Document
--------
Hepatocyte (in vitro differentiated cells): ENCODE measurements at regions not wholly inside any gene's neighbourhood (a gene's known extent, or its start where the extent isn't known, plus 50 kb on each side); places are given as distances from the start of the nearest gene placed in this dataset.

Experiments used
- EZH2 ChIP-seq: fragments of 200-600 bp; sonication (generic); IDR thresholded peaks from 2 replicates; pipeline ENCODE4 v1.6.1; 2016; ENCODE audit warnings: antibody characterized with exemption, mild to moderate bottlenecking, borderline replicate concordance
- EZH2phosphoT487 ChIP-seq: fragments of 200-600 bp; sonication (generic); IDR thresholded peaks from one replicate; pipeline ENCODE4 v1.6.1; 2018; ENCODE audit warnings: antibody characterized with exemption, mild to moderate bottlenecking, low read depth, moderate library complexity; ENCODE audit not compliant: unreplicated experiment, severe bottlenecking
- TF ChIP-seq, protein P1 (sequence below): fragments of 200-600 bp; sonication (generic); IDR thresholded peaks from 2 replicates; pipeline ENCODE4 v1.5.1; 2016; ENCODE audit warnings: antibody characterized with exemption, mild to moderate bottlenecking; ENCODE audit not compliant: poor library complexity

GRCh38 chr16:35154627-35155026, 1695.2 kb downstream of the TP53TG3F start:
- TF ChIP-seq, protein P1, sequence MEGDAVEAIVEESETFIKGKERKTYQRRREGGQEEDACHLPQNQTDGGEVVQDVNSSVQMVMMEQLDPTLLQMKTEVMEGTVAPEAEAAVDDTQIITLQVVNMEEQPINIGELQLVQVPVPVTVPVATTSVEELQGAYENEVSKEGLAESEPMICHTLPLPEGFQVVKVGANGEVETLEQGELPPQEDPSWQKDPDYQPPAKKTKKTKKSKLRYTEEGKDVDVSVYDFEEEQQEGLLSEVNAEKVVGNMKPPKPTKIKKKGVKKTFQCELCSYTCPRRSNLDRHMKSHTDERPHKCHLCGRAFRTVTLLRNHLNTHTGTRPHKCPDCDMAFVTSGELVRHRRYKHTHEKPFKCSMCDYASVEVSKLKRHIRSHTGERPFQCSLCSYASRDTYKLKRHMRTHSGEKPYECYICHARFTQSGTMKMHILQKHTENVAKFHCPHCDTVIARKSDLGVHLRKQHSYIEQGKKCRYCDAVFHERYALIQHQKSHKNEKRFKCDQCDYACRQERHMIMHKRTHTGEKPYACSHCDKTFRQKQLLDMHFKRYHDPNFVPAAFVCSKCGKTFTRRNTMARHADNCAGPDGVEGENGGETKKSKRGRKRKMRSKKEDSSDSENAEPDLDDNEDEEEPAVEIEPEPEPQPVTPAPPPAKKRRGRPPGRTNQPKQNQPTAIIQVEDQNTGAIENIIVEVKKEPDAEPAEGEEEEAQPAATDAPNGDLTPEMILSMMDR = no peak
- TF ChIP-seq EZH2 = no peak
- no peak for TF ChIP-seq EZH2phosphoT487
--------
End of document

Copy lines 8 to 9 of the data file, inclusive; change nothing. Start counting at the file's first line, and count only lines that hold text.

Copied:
- TF ChIP-seq EZH2 = no peak
- no peak for TF ChIP-seq EZH2phosphoT487